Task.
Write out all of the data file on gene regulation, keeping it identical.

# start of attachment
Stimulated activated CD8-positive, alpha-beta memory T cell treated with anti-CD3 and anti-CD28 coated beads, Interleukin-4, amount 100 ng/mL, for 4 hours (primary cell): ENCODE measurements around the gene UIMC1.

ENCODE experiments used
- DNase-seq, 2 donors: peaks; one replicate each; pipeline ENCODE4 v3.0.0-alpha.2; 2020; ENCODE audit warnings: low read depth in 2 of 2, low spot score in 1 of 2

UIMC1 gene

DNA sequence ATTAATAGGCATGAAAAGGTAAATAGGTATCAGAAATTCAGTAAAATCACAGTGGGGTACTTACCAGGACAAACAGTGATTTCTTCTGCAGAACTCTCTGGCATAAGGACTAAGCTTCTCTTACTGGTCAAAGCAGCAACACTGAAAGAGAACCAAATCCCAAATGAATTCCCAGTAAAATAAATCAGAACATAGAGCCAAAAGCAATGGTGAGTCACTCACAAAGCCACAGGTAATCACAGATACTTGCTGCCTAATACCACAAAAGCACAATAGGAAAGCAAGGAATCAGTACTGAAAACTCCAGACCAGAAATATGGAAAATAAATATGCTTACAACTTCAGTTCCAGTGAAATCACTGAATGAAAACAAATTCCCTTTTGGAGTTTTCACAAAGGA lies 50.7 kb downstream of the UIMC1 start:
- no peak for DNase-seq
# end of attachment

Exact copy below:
Stimulated activated CD8-positive, alpha-beta memory T cell treated with anti-CD3 and anti-CD28 coated beads, Interleukin-4, amount 100 ng/mL, for 4 hours (primary cell): ENCODE measurements around the gene UIMC1.

ENCODE experiments used
- DNase-seq, 2 donors: peaks; one replicate each; pipeline ENCODE4 v3.0.0-alpha.2; 2020; ENCODE audit warnings: low read depth in 2 of 2, low spot score in 1 of 2

UIMC1 gene

DNA sequence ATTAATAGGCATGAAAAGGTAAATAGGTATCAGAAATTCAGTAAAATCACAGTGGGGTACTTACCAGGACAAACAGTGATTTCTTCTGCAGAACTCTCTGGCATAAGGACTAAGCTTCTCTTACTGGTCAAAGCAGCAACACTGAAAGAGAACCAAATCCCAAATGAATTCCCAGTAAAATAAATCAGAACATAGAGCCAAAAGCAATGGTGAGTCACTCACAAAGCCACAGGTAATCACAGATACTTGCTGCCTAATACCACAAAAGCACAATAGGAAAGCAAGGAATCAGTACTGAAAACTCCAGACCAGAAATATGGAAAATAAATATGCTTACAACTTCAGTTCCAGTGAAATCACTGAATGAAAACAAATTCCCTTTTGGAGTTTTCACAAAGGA lies 50.7 kb downstream of the UIMC1 start:
- no peak for DNase-seq